Our results showed that autistic children, and typically-developing children, both showed alignment in their conversations. We also found that children aligned more in the first, lab study, than in this second natural conversation study. This shows that in the Snap game, we get more conversation alignment than in natural conversation, but we do get some alignment in conversation. We also think that the results show that children were aligning automatically –that is, they were not copying their partner deliberately.

We don’t know why the autistic children showed this alignment. We did test the children on their basic ‘theory of mind’ ability, and children showed good understanding. We don’t know if they would be able to understand a more complex theory of mind task. This means we can’t say definitely whether people need ‘theory of mind’ to align their conversation. Also, we don’t know if there are differences between the autistic children and the typical ones in why they align. There could be different reasons, but our results don’t tell us about these. The results tell us about aligning at the level of structure (for example, the passive and dative structures we looked at). But we don’t know whether aligning at this level makes understanding at a higher level easier. So children might align in a short sentence, but does this make it easier for them to understand more broadly what the other person is talking about?

Hopkins, Yuill & Branigan, 2017 Inhibitory control and lexical alignment in children with an autism spectrum disorder
This study looked at two different questions. First, we wanted to know if autistic children showed conversation alignment in their choice of words. If I describe my pet as a ‘bunny’ and not a ‘rabbit’, does this mean you are more likely to describe it as a bunny as well? Second, we wanted to look at the ‘conflict inhibition’ and ‘theory of mind’ explanations of alignment.

The ‘conflict inhibition’ idea is that people have an idea on their head of what word they usually use (e.g. ‘rabbit’), but if they hear their conversation partner say ‘bunny’, they may tend to align, or use the same word. That means they have a conflict between using ‘bunny’ and ‘rabbit’. They have to stop themselves saying ‘rabbit’ as they usually do, and say ‘bunny’ instead. If children find it hard to stop themselves saying the usual word, they will be less likely to align, or copy, the word their partner uses.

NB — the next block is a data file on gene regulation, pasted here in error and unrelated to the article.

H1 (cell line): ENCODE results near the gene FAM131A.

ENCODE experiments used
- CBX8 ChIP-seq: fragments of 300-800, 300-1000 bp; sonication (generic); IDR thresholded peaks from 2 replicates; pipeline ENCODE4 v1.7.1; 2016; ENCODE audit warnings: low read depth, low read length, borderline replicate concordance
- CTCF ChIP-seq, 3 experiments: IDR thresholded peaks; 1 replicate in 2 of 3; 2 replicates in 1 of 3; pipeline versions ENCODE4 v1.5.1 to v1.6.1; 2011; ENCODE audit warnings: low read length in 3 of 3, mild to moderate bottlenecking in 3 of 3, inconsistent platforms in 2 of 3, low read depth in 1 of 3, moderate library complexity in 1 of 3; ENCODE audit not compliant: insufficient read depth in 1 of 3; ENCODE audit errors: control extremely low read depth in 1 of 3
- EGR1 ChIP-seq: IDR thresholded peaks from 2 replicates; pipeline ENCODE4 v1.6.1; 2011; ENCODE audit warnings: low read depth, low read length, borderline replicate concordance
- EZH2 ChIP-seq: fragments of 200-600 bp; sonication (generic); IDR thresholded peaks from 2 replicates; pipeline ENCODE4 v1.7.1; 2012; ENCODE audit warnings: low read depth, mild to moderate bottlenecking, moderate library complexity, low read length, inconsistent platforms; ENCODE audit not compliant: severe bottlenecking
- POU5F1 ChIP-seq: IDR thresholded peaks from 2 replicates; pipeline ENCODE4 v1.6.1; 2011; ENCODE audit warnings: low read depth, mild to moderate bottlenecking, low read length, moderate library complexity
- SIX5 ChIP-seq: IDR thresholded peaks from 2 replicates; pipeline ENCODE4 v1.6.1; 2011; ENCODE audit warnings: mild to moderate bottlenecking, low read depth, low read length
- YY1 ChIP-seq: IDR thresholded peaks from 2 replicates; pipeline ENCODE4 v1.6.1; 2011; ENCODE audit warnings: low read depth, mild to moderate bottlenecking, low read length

The ‘theory of mind’ idea says that people align the words they use because they put themselves in their conversation partner’s shoes. If they hear their partner say ‘bunny’, then they know that the person understands that word. That means it will help to use the same word when talking to that person, because we know they will understand it.

We also wanted to see whether our results depended on children’s age, and their language level. This means that we compared autistic children with typical children of the same age, and typical children who had the same language level. This second group of typical children were younger than the autistic children. This method is often used to see whether it is years of experience, or language level, that is more important in affecting our conversation ability.

In the first study, 12 autistic children aged 8-12, 12 typically-developing children of the same age, and 14 typically-developing children with the same language level as the autistic group, played the Snap game. We also gave the children a game to test their theory of mind (ToM) understanding, and another task to look at how quick they were at stopping themselves from saying something (conflict inhibition). The ToM task was more complicated than the one we used in Hopkins, Yuill & Keller paper because we wanted to see if conversation alignment needed children to understand some harder questions about ToM.

We found that all three groups of children showed the same amount of conversation alignment. Also, children who did less well on the conflict inhibition task did not do any differently on alignment. That means we did not find any evidence that alignment is because of conflict inhibition. We thought there were some problems with the conflict inhibition task we did, so in Study 2, we looked at the same question, but with a different task. In this study too, we did not find that conversation alignment was better in children who did better on the conflict inhibition task. Conversation alignment did not link to the ToM task either. We said that the results do not support the two explanations of alignment, conflict inhibition and ToM. Instead we suggested that ‘priming’ might be a good explanation. This explanation says that just hearing a particular word in a conversation (e.g. ‘bunny’) is enough to get us to choose that word when we reply, even without realising it. Sometimes, priming can lead to a good conversation, but sometimes it might lead us to using a word or structure that is hard to understand.

Branigan, Tosi and Gillespie-Smith Spontaneous lexical alignment in children with an Autistic Spectrum Disorder and their typically developing peers
This paper looked at conversation alignment with words (e.g. rabbit and bunny) in autistic and typically-developing children. Like our other studies, this showed that autistic children did show conversation alignment with word choices. It is important not to rely on one single study to decide about conversation alignment. That’s why in science we look at the same questions in different ways and in different studies, to make sure that our results are reliable and can be repeated. This study also looked more closely at ideas about priming. With the autistic children, children who aligned more (imitated their partner’s word choice more) did not show higher social functioning, or better theory of mind. By ruling out these factors as affecting alignment, this leads us to think that alignment might happen because of priming: your partner’s use of a particular word makes that word more readily available for you to use.